A "HealthTweep" Pulse Check

Exploring transformational potential of social media

Posts Tagged ‘PPACA

MIA? Not Really…

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There is much happening in the whirlwind of health reform, and the granular transformation enabled by the passage of the Patient Protection and Affordable Care Act (PPACA). The theater in Washington notwithstanding and well as the growing storm of legal challenges to the insurance mandate leave much of the implementation path somewhat clouded.

Yet the ‘roll up your sleeves and make a difference’ crowd rather than whine and obstruct, are rather busy and focused on the granular transformational opportunites written into PPACA.

You will find some of the more interesting posts and updates from the proactive players at ACO Watch, and well as it’s sister podcast via ACO Watch: A Mid-Week Revew.

Three recent posts are well worth singling out, they include:

Jaan Didorov, MD, and publisher of the Disease Management Blog, on ‘No Faux ACO’s Here!’ A play witty on CMS Administrator Don Berwick’s earlier industry admonition, as well as ‘How To Get Independent Physicians Into an Accountable Care Organization‘, offers select insights and commentary of a mature IDN, absent the staff (or employed group)  model DNA typically associated with Mayo, and Kaiser Permanente ACO strains, but more of a private/voluntary medical staff model culture, over at Advocate Health Partners.

Also, check out ACOs and the Shared Savings Program; Some Common Misconceptions, by Reed Tinsley, CPA.

We welcome your comments and engagement!

ACOs and Direct Medical Practice: What’s one got to do with the other?

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On the fourth segment of ‘ACO Watch: A Mid-Week Review’ this Wednesday, December 15th at 11AM Pacific and 2PM Eastern my guest commentator is “Exemplary Primary Care’ thought leader L. Gordon Moore, MD, aka @lgordonmooreMD on Twitter, and President of Ideal Medical Practices, Inc.

Come join us for an informational session on how these dots can and will connect under the ‘innovation’ initiatives in the Patient Protection and Affordable Care Act (PPACA).

For updates, and all developments in the Accountable Care Organization (ACO) industry check out ACO Watch. The most recent post features several of the letters supplied to CMS Administrator, Don Berwick per the request for comment published in the Federal Register on November 17th, 2010.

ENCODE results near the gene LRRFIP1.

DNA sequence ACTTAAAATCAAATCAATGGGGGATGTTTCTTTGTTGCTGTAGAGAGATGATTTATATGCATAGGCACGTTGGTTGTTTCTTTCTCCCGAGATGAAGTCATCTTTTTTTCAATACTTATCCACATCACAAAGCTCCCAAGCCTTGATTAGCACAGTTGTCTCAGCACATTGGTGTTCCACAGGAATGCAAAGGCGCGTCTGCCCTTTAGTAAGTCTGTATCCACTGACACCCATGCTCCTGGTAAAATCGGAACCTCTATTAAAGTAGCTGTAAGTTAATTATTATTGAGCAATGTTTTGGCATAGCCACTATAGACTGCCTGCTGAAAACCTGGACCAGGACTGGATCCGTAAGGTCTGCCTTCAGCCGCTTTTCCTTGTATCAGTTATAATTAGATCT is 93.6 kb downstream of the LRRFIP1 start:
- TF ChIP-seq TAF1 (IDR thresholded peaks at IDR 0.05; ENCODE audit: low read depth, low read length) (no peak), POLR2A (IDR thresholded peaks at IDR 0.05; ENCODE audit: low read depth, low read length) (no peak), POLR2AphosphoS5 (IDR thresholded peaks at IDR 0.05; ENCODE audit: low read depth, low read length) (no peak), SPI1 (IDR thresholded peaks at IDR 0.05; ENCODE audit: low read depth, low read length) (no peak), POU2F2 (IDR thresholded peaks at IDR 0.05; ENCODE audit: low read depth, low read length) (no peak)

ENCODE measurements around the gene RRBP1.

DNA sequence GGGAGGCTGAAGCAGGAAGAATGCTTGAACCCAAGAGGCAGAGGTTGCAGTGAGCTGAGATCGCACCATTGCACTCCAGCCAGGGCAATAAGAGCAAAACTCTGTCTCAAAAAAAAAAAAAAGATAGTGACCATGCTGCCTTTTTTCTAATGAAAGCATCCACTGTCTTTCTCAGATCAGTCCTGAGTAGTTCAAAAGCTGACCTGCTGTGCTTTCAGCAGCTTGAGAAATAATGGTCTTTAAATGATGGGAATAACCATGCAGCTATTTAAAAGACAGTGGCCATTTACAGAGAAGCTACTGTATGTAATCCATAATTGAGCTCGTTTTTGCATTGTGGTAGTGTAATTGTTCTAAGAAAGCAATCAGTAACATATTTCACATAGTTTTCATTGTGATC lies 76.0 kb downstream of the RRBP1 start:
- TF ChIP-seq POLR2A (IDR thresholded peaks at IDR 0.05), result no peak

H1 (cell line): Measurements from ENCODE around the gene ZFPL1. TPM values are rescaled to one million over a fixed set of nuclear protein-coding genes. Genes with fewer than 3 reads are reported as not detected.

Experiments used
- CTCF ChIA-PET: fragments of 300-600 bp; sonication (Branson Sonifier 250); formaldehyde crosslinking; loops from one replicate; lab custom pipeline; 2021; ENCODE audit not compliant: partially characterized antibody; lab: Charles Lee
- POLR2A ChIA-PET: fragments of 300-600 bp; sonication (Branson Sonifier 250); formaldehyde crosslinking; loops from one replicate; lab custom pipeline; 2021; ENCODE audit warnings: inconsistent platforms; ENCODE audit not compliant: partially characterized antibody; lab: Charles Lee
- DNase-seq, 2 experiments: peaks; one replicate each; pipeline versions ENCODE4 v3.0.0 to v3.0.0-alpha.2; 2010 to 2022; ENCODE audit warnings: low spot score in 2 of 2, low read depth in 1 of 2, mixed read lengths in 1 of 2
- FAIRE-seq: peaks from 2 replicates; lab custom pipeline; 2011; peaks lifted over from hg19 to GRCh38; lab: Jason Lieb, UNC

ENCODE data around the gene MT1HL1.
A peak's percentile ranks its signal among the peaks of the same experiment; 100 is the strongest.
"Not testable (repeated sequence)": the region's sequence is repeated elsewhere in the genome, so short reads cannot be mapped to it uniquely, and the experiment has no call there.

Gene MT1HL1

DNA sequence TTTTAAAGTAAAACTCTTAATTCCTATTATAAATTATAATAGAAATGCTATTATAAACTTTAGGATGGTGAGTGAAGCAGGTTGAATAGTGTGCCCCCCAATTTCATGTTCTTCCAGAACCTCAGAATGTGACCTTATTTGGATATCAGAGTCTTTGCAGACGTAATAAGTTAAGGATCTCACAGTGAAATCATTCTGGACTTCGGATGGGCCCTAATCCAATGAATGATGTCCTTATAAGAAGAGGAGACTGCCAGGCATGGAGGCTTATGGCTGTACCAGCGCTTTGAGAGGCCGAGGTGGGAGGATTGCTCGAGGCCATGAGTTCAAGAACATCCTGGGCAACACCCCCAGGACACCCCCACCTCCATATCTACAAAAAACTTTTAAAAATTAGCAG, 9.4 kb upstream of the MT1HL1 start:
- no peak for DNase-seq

Workshop Examines Effects of Waiver Authority on Development of ACOs

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J. Peter Rich

J. Peter Rich is a partner in the law firm of McDermott Will & Emery LLP and is based in the Firm’s Los Angeles office.   He co-chairs the Firm’s Insurance / Payors Affinity Group.

The FTC, CMS and OIG hosted a public workshop on October 5, 2010, featuring panel and listening discussions on regulatory issues surrounding how the development and operation of accountable care organizations would be affected by the use of waivers, safe harbors and other exceptions to various fraud and abuse laws.


The U.S. Federal Trade Commission, the Centers for Medicare & Medicaid Services (CMS) and the Office of the Inspector General (OIG) hosted a public workshop October 5, 2010.  A previous newsletter summarized the morning sessions of the workshop, which concerned antitrust issues. This newsletter focuses on the afternoon sessions of the workshop, which featured a panel discussion and listening session regarding how the secretary of the U.S. Department of Health and Human Services (HHS) may encourage the creation and development of accountable care organizations (ACOs) by using the position’s waiver authority or creating new exceptions and safe harbors related to the Anti-Kickback Law, the Stark Law and the Civil Monetary Penalty Law.

Summary

Workshop participants shared a range of viewpoints concerning how the formation and operation of ACOs would be affected by the use of waivers, safe harbors and other exceptions to various fraud and abuse laws.   The OIG and HHS did not provide any details as to precisely what forms such waivers, safe harbors and exceptions might take, instead, they merely received input from participant-stakeholders regarding the range of views and possible approaches that should be considered when structuring the ACO model.